Citation: Shannon A. "The Night I Saw the Stars Dance: experience with Peyote (ID 72245)". Erowid.org. Aug 1, 2011. erowid.org/exp/72245
Nestled in a secluded, high southwestern desert valley, there exists a quasi-legal, all-race peyote-using church. I say quasi-legal because protection for growing its sacrament, peyote, is by state statute alone, not Federal law. Officially formed in the late seventies, the church has thrived for many years fighting for all-race religious peyote use. Based upon the tenets of the Native American Church and fused with some of the doctrines of Mormonism, the church teaches love, holiness and a respect for nature that is literally awesome to behold firsthand. As I arrived at this seemingly barren location late one afternoon, I wondered what I would encounter in such a brutally hot desert locale. I was not disappointed. All I can say of the weekend experience is that it all finally made sense to me.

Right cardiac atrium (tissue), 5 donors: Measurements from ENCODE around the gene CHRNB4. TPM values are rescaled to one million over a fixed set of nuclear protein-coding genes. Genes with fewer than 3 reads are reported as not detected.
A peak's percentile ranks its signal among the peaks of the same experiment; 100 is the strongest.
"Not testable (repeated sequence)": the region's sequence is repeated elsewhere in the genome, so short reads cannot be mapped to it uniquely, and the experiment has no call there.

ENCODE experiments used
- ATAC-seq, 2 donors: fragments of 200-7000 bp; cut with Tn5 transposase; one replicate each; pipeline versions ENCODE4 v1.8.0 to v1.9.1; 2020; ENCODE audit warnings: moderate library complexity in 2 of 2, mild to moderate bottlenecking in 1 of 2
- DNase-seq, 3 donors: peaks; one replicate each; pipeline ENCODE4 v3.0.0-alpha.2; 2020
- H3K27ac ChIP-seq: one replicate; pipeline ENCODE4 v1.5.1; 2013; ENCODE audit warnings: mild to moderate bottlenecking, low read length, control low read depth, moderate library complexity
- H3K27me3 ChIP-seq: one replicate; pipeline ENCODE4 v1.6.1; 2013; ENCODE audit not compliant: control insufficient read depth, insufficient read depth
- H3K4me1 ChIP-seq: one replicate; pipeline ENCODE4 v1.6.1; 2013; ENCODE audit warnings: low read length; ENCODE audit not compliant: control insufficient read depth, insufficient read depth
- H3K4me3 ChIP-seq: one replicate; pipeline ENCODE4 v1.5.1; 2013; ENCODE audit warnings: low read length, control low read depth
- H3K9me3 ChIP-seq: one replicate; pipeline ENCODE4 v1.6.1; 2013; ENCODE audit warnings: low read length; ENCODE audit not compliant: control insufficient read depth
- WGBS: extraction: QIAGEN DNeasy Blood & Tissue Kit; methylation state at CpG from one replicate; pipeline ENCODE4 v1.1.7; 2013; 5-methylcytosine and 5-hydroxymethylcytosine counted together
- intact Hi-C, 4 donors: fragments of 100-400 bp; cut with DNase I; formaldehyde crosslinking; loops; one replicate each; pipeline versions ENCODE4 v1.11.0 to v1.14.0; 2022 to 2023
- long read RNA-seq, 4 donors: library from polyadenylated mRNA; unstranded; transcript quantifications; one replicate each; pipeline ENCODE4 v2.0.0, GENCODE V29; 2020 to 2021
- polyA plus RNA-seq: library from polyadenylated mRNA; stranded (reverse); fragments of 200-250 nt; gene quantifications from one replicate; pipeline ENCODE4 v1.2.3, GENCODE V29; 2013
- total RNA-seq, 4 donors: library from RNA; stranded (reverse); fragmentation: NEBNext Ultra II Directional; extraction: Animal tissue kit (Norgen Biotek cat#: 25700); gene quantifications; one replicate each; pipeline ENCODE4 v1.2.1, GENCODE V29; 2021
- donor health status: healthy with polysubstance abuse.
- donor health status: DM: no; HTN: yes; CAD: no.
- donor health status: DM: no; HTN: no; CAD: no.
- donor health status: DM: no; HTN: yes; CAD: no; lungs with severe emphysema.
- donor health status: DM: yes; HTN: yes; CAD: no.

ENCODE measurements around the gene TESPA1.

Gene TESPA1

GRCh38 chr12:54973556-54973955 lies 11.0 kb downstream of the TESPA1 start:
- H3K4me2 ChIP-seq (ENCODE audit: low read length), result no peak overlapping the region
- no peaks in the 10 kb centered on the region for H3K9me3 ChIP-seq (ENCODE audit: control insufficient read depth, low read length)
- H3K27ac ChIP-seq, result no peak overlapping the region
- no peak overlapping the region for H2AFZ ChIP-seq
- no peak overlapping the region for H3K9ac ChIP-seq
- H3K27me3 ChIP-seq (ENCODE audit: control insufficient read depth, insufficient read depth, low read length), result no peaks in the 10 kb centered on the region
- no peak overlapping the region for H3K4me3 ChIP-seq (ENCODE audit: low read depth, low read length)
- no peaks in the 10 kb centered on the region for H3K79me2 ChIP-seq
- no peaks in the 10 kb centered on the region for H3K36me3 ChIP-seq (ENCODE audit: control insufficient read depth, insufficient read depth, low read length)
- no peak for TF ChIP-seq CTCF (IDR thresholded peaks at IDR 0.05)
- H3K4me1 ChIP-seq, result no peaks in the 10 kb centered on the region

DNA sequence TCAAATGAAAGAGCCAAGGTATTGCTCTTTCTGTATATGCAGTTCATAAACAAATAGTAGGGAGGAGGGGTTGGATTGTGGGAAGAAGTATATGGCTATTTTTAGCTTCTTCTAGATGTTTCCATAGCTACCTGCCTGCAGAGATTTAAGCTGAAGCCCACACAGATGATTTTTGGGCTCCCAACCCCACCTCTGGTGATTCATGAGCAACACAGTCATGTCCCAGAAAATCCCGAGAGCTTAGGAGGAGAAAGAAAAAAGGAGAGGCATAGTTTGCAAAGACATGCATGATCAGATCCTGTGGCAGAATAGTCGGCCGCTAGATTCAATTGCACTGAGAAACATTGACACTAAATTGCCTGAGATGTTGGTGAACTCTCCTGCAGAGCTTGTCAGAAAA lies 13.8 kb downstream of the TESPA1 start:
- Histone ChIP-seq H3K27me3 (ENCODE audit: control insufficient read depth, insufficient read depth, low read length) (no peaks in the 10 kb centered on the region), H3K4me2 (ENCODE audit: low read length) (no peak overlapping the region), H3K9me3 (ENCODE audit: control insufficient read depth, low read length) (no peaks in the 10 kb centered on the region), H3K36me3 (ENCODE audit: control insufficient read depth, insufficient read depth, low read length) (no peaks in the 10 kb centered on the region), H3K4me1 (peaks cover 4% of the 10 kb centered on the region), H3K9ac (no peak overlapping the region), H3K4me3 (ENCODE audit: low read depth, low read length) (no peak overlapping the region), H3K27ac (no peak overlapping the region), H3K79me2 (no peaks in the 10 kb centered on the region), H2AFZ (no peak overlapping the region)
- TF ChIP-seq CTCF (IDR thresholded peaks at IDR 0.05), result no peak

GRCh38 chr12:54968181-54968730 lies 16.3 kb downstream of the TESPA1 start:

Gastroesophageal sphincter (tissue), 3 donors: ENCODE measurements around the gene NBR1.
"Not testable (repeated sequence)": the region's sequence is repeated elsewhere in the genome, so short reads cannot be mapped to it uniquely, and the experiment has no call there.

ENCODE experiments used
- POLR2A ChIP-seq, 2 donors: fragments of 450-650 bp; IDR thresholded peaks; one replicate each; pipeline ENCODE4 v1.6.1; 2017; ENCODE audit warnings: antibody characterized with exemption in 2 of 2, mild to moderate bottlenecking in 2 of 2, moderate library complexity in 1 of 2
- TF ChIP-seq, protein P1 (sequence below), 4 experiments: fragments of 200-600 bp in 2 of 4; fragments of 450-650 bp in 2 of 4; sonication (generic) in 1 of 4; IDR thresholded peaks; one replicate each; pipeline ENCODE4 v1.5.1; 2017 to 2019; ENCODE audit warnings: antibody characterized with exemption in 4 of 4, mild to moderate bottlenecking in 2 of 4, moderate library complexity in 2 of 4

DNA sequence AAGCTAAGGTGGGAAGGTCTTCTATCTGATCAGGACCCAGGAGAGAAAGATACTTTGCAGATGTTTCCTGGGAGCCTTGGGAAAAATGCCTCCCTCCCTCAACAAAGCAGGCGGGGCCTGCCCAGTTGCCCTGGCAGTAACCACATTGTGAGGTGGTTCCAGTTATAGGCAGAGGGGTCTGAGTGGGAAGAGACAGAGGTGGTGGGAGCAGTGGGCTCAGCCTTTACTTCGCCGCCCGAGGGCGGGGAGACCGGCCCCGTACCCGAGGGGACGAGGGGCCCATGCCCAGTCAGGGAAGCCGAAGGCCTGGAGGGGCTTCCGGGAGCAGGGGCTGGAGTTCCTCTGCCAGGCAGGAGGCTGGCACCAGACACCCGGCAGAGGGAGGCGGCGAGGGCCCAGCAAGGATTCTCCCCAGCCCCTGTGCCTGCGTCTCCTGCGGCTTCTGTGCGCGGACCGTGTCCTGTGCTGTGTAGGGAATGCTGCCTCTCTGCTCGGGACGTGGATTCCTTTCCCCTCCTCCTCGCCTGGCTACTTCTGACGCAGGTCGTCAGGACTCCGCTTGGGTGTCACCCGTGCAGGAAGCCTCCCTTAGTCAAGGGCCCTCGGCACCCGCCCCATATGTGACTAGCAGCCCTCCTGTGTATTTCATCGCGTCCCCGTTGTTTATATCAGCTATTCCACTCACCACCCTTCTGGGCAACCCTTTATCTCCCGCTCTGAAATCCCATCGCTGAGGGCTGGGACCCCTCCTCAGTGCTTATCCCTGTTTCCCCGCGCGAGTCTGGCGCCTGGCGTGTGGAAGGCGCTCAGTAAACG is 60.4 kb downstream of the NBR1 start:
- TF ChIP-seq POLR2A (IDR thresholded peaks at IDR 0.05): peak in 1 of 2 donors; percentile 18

Greeted at the door by the original founder of the church, I was received with open arms and immediately felt the love of my hosts. I was given a brief tour of the humble premises and was then shown the “Peyote House” where over 1,000 peyote cactuses were growing. One of the “apostles” proudly displayed a collection of illegal sacred plants. I asked how the church could operate such an openly illegal practice given the strict Federal laws regarding the growing and harvesting of peyote, at which she replied that their state and the surrounding community have taken great pains to protect religious freedom. Being a predominant Mormon community, the area has had its fair share of religious disputes with the Federal government in regard to religious freedom. For the most part though, the Federal government has turned a blind eye to the religious practice of growing peyote for religious purposes.